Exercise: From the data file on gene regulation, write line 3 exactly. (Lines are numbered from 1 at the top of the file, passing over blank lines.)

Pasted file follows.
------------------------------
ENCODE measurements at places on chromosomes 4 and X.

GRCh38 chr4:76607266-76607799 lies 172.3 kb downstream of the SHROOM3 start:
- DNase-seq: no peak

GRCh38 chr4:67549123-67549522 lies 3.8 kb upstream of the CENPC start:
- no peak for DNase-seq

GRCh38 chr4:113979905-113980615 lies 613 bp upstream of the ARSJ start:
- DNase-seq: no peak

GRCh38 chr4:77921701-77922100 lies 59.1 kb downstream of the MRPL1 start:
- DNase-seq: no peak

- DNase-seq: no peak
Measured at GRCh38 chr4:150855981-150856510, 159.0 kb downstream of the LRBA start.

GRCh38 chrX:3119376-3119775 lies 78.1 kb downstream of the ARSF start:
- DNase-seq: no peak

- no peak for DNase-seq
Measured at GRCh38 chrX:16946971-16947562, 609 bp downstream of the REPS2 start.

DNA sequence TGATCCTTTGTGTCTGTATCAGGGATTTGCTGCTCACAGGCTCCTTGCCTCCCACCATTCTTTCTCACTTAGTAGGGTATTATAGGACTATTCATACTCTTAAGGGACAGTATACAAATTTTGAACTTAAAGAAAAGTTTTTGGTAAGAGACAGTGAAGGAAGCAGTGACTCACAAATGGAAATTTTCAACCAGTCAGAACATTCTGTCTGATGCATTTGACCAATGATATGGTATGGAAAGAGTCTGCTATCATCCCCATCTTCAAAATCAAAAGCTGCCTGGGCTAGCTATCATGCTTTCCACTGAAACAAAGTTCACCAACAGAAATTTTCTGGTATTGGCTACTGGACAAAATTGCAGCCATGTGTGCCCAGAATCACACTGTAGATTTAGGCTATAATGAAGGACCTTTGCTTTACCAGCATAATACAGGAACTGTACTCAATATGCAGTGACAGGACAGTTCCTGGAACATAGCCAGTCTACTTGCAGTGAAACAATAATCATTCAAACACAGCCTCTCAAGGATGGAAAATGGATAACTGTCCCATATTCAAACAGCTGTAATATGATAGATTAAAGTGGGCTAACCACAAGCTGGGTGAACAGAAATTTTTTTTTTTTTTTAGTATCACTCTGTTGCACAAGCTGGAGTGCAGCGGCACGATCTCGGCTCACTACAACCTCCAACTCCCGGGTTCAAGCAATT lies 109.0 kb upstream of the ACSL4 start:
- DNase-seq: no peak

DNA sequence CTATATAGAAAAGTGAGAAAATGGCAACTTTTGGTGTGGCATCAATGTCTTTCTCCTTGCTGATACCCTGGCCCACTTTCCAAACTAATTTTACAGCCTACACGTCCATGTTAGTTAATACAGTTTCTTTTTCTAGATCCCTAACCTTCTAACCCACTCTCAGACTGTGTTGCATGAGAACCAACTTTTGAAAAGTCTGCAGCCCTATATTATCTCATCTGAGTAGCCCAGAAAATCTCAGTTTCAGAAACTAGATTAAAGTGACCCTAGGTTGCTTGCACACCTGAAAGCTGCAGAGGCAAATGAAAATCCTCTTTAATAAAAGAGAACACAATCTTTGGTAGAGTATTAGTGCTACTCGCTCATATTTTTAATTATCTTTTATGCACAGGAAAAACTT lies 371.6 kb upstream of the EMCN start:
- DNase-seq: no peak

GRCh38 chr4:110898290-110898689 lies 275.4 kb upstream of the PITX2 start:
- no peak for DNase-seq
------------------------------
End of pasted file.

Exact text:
- DNase-seq: no peak